The study is also meant to demonstrate the usefulness of the modelling approach to explore the potential of emerging land use and biorefineries solutions and to analyse how existing land use patterns and product prices influence biorefinery configurations, deployment patterns, and economic performance of associated supply chains. We believe that this approach can be useful in relation to policy development and decision-making in businesses that invest in bio-based solutions.

Your study focuses specifically on Sweden, but could the same framework be used in other regions?

Yes, the model is generic and flexible so it can be used for investigating the potential for grass-based biorefineries in other regions and countries. We can also revisit the Swedish case under other context conditions. The model can be used for analyses at different geographical scales and resolutions, and it includes economic and environmental modules that can be modified and extended to include case- or region-specific constraints and parameters.

Insights gained in the present study can also be relevant for other regions with agricultural landscapes similar to those in the part of Sweden that we focused on. Results from another recent study , covering EU27+UK, indicate that grass cultivation in rotations with annual crops can in many places be an attractive option for producing biomass for biorefineries while remediating soil organic carbon losses and other environmental impacts.

What is next for your research?

As we state in the conclusion of our paper, deployment of green biorefinery solutions will require that farmers see good reasons for changing their land use, and markets for biorefinery products need to be established. The price paid for the biomass is of course important, but other factors play a role as well. Some farmers may think that improved soil productivity is important, while others consider grass and clover cultivation as an option in locations where annual crop cultivation is restricted for environmental reasons.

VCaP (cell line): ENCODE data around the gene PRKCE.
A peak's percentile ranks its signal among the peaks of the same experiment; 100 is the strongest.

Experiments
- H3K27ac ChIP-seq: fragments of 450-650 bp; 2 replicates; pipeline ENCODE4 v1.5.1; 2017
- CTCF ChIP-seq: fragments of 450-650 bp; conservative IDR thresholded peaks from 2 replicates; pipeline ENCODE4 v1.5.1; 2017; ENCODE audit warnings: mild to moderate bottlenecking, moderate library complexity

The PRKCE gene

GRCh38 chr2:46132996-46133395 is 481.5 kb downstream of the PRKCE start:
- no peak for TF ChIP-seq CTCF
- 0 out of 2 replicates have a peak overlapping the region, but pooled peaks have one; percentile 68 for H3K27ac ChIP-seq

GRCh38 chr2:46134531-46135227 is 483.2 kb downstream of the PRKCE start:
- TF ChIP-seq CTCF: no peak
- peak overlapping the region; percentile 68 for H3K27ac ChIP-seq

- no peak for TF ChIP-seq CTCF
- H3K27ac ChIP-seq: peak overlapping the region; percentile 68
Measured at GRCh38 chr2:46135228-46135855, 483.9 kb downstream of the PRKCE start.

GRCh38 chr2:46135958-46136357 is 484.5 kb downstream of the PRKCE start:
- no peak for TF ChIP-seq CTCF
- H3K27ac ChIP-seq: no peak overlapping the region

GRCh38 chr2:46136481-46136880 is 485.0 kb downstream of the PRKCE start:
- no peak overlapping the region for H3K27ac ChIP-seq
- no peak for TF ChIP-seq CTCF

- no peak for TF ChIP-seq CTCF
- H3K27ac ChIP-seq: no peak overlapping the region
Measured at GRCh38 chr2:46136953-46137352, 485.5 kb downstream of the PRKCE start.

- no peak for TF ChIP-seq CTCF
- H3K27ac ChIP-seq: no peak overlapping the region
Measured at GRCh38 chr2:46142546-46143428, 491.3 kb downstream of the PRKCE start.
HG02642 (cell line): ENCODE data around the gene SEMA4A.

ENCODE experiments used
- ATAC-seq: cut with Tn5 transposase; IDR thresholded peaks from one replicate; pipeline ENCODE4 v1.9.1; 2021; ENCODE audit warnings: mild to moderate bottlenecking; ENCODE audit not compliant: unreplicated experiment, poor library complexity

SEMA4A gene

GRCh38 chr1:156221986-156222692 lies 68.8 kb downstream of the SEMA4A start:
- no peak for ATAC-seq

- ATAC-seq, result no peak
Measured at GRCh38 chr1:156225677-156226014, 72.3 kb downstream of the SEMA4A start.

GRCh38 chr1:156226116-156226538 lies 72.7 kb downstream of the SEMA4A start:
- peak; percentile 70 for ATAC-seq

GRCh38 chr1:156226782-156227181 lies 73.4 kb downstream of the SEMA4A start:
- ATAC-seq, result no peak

Policy instruments, such as environmental support schemes and payments for carbon sequestration in soils, can also play a role.

So, there exists a multitude of factors to consider, and their relative importance will vary from one place to another. We now use the model to analyse how a suite of such factors together shape the conditions for biorefinery deployment in different locations in Sweden. As an extension, we plan to investigate whether existing technical infrastructure, such as gas pipelines and industrial activities producing surplus heat, may strengthen the case for green biorefineries in specific locations. We also investigate how biorefinery deployment may be affected by extreme prices for agricultural inputs and crops.